Admit it. You do it too. Yes, you! You judge books by their covers.

Of course, I’m a pretty extreme example. I avoided Terry Pratchett novels for years, put off by their busy illustrations, despite recommendations. Then, a few years back, I see these beautiful hardcover editions – I pick one up – next thing I know, I’m a fan.

But it turns out, it’s not all that strange. Our brains are hardwired to process images faster than words – when we see a cover image, we experience a gut reaction to it. In other words – it’s emotional, not logical.

So how exactly do you harness this knowledge to work for you and your novel, generating media buzz and capturing the attention of reviewers and readers?

Know your story

It’s easy to imagine that your novel defies categorisation. You’ve been living with these characters for a long time – they’ve become realer than real – and it doesn’t feel right to put them and their story into a box. But knowing where your work sits in the market is really important.

Bookstores, both real and virtual, divide their books into shelves where genre fans will seek them out. Even if your book spans multiple genres, it’s time to make a choice. Have you written a YA novel, a domestic noir, a historical romance? Think carefully about where to place it or you might miss out on a lot of readers.

This knowledge will then help a designer to craft the most marketable cover for your masterpiece, taking into account these elements:

Image (or not)

The cover image is usually your reader’s first experience of your story. Think carefully about what you want them to think and feel.

An epic illustration of a heroic major character may draw them into the story’s sense of adventure, shadowy or blurred photographic image (The Girl on the Train) may suggest ambiguity and threat, whilst richly patterned, ornate covers are often used for otherworldly flights of fancy and magical realism (The Binding).

Some covers forgo an image, using just text. In these instances, the text will often become an image of sorts that reflects the narrative or atmosphere of the novel, for example in the case of In the Cut.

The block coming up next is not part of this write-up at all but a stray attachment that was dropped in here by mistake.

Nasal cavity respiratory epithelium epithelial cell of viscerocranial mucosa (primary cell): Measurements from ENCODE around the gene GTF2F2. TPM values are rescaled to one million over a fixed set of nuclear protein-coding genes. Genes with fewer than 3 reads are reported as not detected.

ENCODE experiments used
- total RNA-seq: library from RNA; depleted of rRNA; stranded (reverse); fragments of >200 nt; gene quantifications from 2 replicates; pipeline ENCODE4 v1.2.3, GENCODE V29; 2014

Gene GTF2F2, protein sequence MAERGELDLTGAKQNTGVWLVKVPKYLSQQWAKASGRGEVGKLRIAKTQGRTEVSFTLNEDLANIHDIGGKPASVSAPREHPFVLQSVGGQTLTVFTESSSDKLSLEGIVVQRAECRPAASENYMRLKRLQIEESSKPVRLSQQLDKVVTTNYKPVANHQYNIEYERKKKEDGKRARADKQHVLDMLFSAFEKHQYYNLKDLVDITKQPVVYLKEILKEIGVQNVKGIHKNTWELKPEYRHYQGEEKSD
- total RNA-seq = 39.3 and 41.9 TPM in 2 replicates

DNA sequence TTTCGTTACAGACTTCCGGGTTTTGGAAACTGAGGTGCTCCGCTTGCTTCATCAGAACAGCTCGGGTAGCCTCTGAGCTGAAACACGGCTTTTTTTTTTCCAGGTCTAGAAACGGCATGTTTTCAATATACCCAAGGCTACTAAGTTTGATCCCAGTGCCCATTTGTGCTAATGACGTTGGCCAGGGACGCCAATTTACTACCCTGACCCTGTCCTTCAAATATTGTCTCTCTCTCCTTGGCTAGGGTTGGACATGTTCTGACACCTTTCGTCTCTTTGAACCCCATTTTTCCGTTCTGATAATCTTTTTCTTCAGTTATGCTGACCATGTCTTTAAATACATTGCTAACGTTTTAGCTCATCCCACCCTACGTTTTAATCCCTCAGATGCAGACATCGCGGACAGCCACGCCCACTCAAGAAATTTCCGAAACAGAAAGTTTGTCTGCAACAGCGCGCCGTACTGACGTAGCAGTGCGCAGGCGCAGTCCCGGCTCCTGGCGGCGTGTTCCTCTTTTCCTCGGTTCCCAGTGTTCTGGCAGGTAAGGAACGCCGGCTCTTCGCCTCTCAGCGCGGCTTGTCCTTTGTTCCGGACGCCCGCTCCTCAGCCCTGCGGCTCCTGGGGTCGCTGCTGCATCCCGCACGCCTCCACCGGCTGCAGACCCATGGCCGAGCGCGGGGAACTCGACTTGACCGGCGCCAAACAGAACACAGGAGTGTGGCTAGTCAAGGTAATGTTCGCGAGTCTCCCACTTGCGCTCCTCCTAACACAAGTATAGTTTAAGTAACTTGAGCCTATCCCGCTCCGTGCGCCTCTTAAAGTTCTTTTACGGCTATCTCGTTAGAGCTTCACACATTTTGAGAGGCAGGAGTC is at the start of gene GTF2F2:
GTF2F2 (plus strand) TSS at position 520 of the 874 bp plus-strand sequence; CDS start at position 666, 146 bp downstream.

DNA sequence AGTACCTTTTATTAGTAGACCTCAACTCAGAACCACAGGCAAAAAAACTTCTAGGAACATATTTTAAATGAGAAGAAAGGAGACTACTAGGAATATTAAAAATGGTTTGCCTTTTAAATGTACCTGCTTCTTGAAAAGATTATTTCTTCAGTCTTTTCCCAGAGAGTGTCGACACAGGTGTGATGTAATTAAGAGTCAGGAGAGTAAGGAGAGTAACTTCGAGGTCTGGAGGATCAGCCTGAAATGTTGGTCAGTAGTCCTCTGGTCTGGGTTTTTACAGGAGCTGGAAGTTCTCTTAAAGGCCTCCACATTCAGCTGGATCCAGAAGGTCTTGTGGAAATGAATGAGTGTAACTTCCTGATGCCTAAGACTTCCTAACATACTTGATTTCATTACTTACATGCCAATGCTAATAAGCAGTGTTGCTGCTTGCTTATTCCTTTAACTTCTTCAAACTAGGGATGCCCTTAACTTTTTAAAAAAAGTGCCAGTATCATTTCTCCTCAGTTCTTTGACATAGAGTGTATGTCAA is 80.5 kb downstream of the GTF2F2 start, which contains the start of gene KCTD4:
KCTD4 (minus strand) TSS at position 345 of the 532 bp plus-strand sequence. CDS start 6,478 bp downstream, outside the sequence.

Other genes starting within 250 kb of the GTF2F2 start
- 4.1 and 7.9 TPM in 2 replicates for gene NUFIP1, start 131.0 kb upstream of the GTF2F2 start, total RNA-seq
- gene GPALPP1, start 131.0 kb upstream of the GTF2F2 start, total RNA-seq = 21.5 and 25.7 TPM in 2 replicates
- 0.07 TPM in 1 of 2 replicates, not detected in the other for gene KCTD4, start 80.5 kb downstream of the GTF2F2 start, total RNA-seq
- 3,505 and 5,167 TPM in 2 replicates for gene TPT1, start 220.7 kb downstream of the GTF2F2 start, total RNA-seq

The Girl on the Train, In the Cut & The Binding book examples


Richly coloured book covers and spines can really pop on a bookshelf or when shared on social media and titles by lesser known authors often employ a wide colour palette. Don’t forget that minimalism can be just as striking though and that planting the seed of your story is the best way to building a strong readership.

Colour works to communicate the mood of your book – a simple, bright colour palette such as that of The Kiss Quotient can suggest a playful read, while the earthier colours of The Silence of the Girls promises something altogether more serious and grounded.

If your book is intended for print – and you have the budget – covers with finishes such as foil embossing or spot UV – are eye catching. Just make sure these elements fit with your story and aren’t being used as a gimmick though.

The Silence of the Girls & The Kiss Quotient book examples


Fonts and their layout also have a huge influence on the impact of a cover. Font types evoke different emotions in consumers as well as carrying existing cultural associations from our long history of graphic design and specifically, book publishing.

Flowing script fonts conjure a sense of elegance and freedom (Call Me by Your Name) although a romantic novel might also take the route of a comforting, traditional serif font (The Notebook) to convey timelessness and gravity.

Fonts for sci-fi work are frequently sans serif – the lack of embellishments indicating a modern (or even futuristic) and objective feel.

A great tip for discovering a fitting font for your cover is to start by defining your work as a whole in one adjective. Is it epic? Lighthearted? Moody? This will definitely narrow down your font choices and get you thinking about communicating with your readers in the right way.

Call Me By Your Name & The Notebook book examples


Don’t lose sight of the wood for the trees. This can be surprisingly easy to do when focusing on the separate elements of your cover, but don’t forget that it all needs to come together into a coherent and professional looking whole. Readability is still the most important thing so it’s important that there is a harmonious balance between your design elements.

Hit the books 

A great book cover design can captivate audiences even before page one. Think about your own experiences and pay close attention next time you are browsing for books – what covers jump out at you and give you a clear idea of the experience you’ll be buying? Conversely, what makes you walk on by?

We live in an age of snap decisions, and understanding the psychology behind those decisions is your first step towards creating a cover that appeals to the readers that have yet to discover you and your work.

To discuss your next book design project, feel free to drop me a line at